With help from Emily Birnbaum, John Hendel and Leah Nylen
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— Budget watch: President Joe Biden’s long-anticipated budget proposal will be released today. Here’s what we’re most interested in.
— Broadband talks: Senators who huddled with Vice President Kamala Harris on broadband say they’re still working on a deal.
— Motion failed: Major tech companies are spending a lot of time batting down shareholder proposals on contentious social issues.
IT’S FRIDAY! MORNING TECH IS READY FOR THE LONG WEEKEND. I’m your host, Benjamin Din. Fun fact: My phone autocorrected someone’s name to “Gary,” which led me down a rabbit hole to this GIF of Gary from Spongebob. (And by rabbit hole, I mean a five-second search on GIPHY.) Hope that made you smile!
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BREAKING OVERNIGHT: 11TH-HOUR CHAOS ENGULFS THE SENATE — A last-minute bipartisan deal to pass Senate Majority Leader Chuck Schumer’s legislative package targeting China’s influence was derailed by a group of GOP senators led by Ron Johnson of Wisconsin. (The Senate adjourned shortly before 3 a.m. and will be back at 9 a.m.)
THE TECH PERSPECTIVE ON BIDEN’S BUDGET — As with all presidential budget requests, Biden’s proposal out today is a wish list; it will almost certainly differ substantially from what Congress ultimately approves, but it’ll give us a lot to chew on nonetheless. Here are MT’s top tabs for the budget rollout:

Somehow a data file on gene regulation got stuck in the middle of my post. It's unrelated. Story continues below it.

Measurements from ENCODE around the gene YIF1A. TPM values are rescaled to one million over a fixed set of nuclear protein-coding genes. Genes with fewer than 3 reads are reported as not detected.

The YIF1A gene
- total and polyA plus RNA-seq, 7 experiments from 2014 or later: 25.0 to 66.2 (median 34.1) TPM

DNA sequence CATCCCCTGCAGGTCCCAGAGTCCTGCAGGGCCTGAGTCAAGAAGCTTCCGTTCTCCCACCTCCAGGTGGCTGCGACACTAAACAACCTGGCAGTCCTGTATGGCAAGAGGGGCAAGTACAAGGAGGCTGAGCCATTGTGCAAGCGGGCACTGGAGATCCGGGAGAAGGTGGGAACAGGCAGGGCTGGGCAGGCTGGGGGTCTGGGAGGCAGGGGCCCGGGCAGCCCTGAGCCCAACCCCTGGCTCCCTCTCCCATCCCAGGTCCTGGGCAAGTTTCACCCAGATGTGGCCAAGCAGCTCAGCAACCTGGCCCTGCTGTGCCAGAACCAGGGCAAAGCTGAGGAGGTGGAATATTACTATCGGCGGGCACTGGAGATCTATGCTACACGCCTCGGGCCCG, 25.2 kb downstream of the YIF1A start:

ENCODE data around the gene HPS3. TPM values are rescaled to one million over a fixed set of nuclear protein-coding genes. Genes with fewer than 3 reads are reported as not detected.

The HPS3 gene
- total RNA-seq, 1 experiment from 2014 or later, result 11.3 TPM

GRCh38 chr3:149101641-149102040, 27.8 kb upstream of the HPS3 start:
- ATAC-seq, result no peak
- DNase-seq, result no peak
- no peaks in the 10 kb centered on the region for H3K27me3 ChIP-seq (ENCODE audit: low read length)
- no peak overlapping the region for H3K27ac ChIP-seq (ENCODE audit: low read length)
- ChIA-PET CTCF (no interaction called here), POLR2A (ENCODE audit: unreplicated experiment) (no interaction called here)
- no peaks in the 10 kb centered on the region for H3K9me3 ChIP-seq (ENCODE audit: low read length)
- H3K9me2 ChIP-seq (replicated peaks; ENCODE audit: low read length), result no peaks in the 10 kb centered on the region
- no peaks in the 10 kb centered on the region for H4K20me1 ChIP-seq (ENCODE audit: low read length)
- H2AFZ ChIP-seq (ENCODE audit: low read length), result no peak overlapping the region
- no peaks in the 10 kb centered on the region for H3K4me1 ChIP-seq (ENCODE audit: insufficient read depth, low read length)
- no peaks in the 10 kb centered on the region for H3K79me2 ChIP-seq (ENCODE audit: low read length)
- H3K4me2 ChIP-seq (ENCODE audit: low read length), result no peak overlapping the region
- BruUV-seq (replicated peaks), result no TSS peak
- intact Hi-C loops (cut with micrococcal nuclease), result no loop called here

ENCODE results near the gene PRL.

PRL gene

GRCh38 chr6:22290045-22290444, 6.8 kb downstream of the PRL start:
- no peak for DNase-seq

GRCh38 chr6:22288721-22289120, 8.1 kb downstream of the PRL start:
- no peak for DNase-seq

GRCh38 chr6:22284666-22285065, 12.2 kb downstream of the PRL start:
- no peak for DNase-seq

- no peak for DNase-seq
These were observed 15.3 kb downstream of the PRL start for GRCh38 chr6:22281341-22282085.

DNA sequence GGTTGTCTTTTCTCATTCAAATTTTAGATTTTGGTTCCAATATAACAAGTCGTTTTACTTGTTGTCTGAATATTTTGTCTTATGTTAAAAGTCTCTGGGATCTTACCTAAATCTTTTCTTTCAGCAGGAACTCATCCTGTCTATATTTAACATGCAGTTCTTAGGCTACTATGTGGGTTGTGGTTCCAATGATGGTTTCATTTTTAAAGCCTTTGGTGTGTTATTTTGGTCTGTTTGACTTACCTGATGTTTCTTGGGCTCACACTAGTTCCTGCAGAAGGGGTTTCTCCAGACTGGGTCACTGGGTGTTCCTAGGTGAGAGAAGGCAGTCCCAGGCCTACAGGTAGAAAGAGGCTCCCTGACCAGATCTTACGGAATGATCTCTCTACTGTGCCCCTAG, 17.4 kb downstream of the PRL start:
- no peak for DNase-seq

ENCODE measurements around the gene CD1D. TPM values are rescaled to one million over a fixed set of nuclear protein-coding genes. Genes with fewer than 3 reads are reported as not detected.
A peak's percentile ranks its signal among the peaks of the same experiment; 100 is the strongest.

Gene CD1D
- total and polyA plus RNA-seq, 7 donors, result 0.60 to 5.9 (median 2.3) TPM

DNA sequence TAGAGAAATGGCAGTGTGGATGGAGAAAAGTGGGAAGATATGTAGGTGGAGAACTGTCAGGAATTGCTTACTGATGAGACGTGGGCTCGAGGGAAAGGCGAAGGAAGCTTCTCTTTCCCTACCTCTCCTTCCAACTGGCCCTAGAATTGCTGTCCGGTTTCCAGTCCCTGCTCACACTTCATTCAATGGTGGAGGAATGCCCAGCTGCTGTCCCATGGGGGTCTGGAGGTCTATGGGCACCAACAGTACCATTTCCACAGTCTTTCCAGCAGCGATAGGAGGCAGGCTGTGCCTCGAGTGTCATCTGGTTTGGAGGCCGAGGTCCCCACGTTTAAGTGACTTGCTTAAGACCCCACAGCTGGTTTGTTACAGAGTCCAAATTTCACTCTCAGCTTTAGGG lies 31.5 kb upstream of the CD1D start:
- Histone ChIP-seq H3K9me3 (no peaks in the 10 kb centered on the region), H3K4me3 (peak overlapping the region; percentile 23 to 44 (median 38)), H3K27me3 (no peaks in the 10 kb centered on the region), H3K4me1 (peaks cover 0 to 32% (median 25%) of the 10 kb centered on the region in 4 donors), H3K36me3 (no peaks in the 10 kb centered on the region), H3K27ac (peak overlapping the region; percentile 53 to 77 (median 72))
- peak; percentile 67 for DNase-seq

— What we know: Biden’s $1.5 trillion discretionary budget from April had investments in R&D, IT modernization and broadband. Two notable figures were $500 million for the Technology Modernization Fund, as well as a $750 million reserve fund for agency IT upgrades. It also requested $916 million for research at the National Institute of Standards and Technology and money for broadband at the National Telecommunications and Information Administration and USDA.
Biden’s proposal today will also incorporate his $2.3 trillion infrastructure proposal and $1.8 trillion plan focused on education and families, so we’ll also watch for extra details about the administration’s approach to expanding broadband access.